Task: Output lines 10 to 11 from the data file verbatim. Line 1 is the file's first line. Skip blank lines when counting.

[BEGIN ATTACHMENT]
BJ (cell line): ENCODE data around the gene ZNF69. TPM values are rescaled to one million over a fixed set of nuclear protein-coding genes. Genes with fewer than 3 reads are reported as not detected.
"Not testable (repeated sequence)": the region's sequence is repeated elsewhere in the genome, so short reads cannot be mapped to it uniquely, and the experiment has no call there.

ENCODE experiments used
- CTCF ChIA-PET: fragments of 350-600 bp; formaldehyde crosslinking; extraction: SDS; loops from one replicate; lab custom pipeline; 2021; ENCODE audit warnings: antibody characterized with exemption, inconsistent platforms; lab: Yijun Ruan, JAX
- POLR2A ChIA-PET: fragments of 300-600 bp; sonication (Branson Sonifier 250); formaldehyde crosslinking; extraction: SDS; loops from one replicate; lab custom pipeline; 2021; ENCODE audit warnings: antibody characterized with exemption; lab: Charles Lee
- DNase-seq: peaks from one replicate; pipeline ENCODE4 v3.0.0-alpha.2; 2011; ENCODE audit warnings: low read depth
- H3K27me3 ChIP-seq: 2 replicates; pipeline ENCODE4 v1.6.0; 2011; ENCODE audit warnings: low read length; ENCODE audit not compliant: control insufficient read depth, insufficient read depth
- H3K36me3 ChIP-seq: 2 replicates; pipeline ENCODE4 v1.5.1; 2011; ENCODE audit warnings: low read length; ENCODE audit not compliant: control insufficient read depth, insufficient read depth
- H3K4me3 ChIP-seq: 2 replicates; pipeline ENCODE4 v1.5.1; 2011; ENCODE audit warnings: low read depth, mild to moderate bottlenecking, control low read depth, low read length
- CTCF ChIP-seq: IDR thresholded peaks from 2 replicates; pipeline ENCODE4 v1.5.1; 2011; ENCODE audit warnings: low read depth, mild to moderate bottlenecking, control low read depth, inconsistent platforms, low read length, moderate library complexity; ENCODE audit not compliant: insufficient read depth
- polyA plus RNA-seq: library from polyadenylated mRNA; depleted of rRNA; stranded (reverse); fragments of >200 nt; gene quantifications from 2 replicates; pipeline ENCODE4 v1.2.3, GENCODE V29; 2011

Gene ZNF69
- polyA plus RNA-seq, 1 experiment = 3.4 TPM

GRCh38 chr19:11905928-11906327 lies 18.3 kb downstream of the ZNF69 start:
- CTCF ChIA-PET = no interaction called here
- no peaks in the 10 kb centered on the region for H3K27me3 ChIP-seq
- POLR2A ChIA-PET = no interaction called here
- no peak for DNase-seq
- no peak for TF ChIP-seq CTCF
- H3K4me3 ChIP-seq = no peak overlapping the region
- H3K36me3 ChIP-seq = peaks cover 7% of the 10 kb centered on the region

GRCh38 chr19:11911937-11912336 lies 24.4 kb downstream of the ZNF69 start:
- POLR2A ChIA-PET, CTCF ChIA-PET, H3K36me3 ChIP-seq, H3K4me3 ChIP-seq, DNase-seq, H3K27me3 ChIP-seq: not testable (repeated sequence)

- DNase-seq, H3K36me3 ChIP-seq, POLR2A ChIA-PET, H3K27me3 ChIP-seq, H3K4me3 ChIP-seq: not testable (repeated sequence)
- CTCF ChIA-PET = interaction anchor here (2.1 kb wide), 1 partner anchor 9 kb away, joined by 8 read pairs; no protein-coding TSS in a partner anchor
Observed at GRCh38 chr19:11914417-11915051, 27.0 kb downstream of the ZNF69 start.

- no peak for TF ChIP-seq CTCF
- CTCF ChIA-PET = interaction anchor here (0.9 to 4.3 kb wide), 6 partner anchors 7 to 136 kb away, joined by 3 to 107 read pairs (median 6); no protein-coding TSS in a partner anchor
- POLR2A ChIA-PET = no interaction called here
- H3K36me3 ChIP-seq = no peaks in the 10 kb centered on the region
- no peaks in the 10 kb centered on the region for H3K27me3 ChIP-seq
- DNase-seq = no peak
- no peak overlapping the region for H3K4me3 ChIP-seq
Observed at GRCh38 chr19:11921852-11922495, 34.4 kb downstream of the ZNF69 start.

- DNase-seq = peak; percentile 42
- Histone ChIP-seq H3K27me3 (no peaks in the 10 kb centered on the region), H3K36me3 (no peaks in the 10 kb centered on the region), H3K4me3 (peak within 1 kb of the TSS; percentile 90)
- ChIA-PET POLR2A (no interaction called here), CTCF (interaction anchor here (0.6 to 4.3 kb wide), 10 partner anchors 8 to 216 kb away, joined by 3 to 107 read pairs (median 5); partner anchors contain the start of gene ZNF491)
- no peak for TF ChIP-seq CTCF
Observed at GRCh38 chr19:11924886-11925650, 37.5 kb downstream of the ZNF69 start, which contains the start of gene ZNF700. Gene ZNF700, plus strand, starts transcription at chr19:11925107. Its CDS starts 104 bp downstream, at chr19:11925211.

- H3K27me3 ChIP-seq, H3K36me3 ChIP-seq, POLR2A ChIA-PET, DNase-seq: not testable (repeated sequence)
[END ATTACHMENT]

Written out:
- CTCF ChIP-seq: IDR thresholded peaks from 2 replicates; pipeline ENCODE4 v1.5.1; 2011; ENCODE audit warnings: low read depth, mild to moderate bottlenecking, control low read depth, inconsistent platforms, low read length, moderate library complexity; ENCODE audit not compliant: insufficient read depth
- polyA plus RNA-seq: library from polyadenylated mRNA; depleted of rRNA; stranded (reverse); fragments of >200 nt; gene quantifications from 2 replicates; pipeline ENCODE4 v1.2.3, GENCODE V29; 2011